It might seem simple but when it comes to workwear it can be easy to make costly errors. Whether for branding or safety your staff uniform is an extension of your business. It is often the first thing customers see so it’s crucial you get it right.
We break down the most common errors people make when ordering workwear so that you avoid the pitfalls and find your next order a breeze.
1. Think in seasons
When it comes to providing workwear, consider what job the person wearing it might be doing. Rather than buying lots of very different items, perhaps consider how layers might be better to ensure they can wrap up or cool down easily. Ensure they’re prepared for the summer and the winter and make sure they can be proud to wear the items that emblazon your brand. This also cuts down on wasted extras making sure that you only order what is needed.
Think of how you can incorporate your branding onto your workwear. Do you just want a logo or something more? Also, if your logo is black and the t-shirt is black, don’t be tempted to create a new logo just for this item. Work with your designers and marketing team to ensure that you are keeping everything aligned with your main brand, or it will be counterproductive. Your workwear should showcase your brand not confuse it.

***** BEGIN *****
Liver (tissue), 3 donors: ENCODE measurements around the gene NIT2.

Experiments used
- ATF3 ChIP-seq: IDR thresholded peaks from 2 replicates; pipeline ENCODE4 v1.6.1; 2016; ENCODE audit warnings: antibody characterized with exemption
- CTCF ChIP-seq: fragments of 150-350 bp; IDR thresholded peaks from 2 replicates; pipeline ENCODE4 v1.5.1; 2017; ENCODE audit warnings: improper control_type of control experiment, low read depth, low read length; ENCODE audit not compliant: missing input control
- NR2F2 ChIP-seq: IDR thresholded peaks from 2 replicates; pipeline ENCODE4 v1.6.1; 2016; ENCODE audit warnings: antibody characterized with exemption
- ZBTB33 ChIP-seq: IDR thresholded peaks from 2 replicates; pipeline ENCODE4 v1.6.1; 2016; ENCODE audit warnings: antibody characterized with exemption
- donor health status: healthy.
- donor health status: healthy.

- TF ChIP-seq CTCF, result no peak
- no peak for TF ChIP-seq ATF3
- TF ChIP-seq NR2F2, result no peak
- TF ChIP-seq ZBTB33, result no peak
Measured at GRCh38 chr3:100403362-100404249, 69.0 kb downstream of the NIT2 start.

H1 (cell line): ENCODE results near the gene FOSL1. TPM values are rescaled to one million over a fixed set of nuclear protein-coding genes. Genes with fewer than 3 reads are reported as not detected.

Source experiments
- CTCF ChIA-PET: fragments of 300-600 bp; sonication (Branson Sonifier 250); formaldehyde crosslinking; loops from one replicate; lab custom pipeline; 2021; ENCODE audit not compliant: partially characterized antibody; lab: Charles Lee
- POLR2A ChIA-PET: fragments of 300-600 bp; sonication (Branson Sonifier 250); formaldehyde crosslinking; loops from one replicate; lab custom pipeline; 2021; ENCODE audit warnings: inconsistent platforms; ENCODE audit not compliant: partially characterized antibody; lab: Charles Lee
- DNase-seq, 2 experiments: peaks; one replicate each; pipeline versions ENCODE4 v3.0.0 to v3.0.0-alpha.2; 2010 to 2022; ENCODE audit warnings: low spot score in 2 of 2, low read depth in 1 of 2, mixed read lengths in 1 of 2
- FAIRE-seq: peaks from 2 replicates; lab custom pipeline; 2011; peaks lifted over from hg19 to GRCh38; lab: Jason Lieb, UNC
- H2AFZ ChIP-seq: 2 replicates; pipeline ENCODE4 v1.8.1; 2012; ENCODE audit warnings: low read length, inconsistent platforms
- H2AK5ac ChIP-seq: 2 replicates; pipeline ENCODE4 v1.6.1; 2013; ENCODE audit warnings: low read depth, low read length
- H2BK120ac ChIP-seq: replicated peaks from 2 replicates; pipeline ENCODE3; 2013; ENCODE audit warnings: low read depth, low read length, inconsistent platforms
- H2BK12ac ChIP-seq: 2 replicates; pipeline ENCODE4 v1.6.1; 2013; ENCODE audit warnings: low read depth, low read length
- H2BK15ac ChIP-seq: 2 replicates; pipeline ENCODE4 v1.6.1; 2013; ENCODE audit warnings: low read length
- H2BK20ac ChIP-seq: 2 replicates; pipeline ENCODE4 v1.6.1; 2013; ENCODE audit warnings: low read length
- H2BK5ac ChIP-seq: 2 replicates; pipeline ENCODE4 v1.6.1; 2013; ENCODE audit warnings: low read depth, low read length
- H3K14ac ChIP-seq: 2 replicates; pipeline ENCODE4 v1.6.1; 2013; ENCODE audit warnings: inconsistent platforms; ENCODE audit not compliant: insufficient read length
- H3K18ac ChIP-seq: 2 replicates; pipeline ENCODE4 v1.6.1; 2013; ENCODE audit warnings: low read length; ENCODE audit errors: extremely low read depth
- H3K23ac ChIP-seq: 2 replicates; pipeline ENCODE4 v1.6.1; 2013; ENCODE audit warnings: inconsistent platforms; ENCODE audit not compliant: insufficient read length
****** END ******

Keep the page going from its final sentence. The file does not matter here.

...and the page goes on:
3. Check your sizings
Work with your supplier to make sure you get the right sizes so that your team members are comfortable. What is large in one style could be medium in another. You can always ask for samples to help you find out for sure what’s right.
4. Talk to your staff
There are some staple workwear products that people always think of straight away. But if a t-shirt or fleece just isn’t suitable then don’t be afraid to explore other options. Talk to your staff about what they think is suitable. They will be the ones wearing it so may come up with ideas as to why particular designs might work better. Happy staff are also definitely going to buy into workwear changes more than if you arbitrarily just make changes. There are catalogues full of workwear options, so take the time to find out what’s right for you and be innovative but practical with your design.
5. False economy
It can be very tempting to get in lots of quotes and opt for the cheapest items. But consider the whole picture. How long will the items be needed, what is the overall quality, how do you want them branded up and are there any other hidden costs? High quality workwear might cost more to start with, but can give you much better value down the line. Cheaper products that you have to replace more regularly, or that don’t represent your brand well enough, could be very costly in the long run.